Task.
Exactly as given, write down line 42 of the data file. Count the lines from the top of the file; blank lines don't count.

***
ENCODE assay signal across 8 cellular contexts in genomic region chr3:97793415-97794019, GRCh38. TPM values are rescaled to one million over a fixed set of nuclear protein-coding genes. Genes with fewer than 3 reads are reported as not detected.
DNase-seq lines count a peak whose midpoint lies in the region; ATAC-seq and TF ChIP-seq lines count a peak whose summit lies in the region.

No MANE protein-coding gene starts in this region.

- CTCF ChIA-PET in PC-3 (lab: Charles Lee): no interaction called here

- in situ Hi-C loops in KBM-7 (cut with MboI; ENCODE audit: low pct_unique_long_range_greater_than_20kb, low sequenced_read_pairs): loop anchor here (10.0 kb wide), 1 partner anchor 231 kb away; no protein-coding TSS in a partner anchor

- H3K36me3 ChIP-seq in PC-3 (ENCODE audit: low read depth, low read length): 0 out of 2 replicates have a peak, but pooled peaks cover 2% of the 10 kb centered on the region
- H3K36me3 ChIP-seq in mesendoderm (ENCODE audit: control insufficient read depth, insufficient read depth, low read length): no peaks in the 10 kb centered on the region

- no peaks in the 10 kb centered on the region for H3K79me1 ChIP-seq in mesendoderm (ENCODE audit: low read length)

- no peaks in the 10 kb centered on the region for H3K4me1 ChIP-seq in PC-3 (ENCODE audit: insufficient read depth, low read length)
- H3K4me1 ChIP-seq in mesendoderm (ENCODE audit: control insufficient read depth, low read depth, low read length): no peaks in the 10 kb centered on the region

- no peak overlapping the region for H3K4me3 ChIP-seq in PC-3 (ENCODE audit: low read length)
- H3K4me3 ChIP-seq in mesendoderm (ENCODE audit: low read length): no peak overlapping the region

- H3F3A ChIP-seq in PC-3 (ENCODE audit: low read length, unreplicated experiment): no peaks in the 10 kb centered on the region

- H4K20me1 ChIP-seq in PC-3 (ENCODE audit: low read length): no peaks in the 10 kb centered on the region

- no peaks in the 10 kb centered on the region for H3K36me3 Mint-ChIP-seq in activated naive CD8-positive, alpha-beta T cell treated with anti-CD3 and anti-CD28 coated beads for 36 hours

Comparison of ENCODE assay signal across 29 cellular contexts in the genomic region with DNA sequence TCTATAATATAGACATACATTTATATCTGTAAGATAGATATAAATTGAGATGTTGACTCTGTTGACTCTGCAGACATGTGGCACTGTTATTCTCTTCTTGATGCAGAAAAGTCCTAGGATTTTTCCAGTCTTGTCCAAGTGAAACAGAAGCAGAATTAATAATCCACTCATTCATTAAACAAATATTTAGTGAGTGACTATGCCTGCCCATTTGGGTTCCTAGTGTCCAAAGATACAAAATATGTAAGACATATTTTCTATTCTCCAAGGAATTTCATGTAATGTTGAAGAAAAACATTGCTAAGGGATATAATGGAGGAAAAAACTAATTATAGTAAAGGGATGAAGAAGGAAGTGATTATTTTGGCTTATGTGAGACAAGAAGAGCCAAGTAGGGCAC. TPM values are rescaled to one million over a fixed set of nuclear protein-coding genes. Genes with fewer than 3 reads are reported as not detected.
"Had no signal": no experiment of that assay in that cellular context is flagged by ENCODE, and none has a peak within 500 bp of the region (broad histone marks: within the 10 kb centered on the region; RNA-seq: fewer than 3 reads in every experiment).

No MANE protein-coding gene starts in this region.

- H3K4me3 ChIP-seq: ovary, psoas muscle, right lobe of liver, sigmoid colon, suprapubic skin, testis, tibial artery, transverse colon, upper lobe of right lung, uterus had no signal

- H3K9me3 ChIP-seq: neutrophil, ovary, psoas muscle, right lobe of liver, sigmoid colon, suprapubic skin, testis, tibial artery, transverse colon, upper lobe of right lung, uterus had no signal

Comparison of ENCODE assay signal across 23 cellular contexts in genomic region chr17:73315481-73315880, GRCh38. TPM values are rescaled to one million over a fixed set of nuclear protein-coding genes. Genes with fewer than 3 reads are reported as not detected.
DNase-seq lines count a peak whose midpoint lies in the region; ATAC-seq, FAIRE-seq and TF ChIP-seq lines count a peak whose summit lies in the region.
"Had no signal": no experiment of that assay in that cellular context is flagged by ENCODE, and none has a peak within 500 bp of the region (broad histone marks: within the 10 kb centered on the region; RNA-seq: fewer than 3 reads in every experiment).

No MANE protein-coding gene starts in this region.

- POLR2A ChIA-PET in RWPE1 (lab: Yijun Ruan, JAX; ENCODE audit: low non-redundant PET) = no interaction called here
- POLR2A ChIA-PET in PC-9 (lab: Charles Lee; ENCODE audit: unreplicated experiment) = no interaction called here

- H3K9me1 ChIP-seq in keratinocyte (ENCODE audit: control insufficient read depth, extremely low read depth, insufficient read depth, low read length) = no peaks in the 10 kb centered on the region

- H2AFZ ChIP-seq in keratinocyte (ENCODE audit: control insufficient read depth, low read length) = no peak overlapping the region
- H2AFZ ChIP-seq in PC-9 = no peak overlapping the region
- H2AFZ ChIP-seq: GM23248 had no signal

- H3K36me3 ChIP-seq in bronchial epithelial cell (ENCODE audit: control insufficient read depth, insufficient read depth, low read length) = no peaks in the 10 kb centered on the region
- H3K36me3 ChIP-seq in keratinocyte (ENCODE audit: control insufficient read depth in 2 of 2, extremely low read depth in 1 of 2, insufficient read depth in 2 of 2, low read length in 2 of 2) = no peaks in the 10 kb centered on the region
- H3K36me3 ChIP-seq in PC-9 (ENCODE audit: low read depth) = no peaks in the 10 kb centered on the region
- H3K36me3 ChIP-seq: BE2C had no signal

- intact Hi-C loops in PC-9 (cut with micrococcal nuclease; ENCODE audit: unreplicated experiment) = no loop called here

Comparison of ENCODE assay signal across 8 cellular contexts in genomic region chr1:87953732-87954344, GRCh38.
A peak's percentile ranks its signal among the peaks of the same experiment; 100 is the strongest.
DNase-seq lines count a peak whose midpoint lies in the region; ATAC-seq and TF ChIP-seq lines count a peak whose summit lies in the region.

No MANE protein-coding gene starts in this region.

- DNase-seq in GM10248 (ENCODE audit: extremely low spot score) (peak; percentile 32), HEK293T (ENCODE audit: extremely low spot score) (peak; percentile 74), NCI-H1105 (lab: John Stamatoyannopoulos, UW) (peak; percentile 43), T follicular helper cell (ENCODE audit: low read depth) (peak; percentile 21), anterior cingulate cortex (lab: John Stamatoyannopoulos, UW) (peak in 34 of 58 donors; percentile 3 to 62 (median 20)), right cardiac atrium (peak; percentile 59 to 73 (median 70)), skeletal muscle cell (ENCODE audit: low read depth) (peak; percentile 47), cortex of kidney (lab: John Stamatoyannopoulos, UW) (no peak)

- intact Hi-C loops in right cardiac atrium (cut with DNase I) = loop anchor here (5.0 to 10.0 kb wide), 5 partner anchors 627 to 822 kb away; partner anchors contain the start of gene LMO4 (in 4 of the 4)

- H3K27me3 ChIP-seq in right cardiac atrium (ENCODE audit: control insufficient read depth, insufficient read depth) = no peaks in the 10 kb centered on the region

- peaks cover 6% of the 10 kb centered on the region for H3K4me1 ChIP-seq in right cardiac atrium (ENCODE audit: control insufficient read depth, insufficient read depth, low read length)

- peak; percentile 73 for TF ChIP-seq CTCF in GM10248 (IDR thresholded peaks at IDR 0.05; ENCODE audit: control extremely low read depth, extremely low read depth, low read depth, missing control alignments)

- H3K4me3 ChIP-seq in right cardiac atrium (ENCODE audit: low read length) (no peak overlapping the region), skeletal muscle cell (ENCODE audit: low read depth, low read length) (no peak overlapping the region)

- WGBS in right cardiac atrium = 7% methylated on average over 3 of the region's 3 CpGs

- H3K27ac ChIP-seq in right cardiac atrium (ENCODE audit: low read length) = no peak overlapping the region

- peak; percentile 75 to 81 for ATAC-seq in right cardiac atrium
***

- H3K27me3 ChIP-seq in right cardiac atrium (ENCODE audit: control insufficient read depth, insufficient read depth) = no peaks in the 10 kb centered on the region